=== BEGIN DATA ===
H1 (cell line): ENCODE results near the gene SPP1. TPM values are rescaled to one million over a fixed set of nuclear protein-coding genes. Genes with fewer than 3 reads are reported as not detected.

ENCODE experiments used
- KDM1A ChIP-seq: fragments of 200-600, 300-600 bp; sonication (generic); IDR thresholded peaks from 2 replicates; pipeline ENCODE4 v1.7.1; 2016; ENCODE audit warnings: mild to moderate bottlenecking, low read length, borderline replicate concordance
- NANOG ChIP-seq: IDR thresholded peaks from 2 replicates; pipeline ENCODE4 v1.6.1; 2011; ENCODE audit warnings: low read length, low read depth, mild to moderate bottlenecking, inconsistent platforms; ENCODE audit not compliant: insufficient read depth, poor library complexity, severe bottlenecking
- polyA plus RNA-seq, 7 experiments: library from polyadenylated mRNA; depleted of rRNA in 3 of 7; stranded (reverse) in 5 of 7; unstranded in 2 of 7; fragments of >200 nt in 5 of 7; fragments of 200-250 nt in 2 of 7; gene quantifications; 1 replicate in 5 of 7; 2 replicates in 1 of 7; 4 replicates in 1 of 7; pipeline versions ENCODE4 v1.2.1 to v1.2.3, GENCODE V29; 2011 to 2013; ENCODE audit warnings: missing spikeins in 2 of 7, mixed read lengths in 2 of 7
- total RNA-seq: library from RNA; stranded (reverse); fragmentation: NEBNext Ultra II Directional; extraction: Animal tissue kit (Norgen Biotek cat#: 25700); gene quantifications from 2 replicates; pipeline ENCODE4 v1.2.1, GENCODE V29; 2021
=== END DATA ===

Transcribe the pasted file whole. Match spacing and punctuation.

H1 (cell line): ENCODE results near the gene SPP1. TPM values are rescaled to one million over a fixed set of nuclear protein-coding genes. Genes with fewer than 3 reads are reported as not detected.

ENCODE experiments used
- KDM1A ChIP-seq: fragments of 200-600, 300-600 bp; sonication (generic); IDR thresholded peaks from 2 replicates; pipeline ENCODE4 v1.7.1; 2016; ENCODE audit warnings: mild to moderate bottlenecking, low read length, borderline replicate concordance
- NANOG ChIP-seq: IDR thresholded peaks from 2 replicates; pipeline ENCODE4 v1.6.1; 2011; ENCODE audit warnings: low read length, low read depth, mild to moderate bottlenecking, inconsistent platforms; ENCODE audit not compliant: insufficient read depth, poor library complexity, severe bottlenecking
- polyA plus RNA-seq, 7 experiments: library from polyadenylated mRNA; depleted of rRNA in 3 of 7; stranded (reverse) in 5 of 7; unstranded in 2 of 7; fragments of >200 nt in 5 of 7; fragments of 200-250 nt in 2 of 7; gene quantifications; 1 replicate in 5 of 7; 2 replicates in 1 of 7; 4 replicates in 1 of 7; pipeline versions ENCODE4 v1.2.1 to v1.2.3, GENCODE V29; 2011 to 2013; ENCODE audit warnings: missing spikeins in 2 of 7, mixed read lengths in 2 of 7
- total RNA-seq: library from RNA; stranded (reverse); fragmentation: NEBNext Ultra II Directional; extraction: Animal tissue kit (Norgen Biotek cat#: 25700); gene quantifications from 2 replicates; pipeline ENCODE4 v1.2.1, GENCODE V29; 2021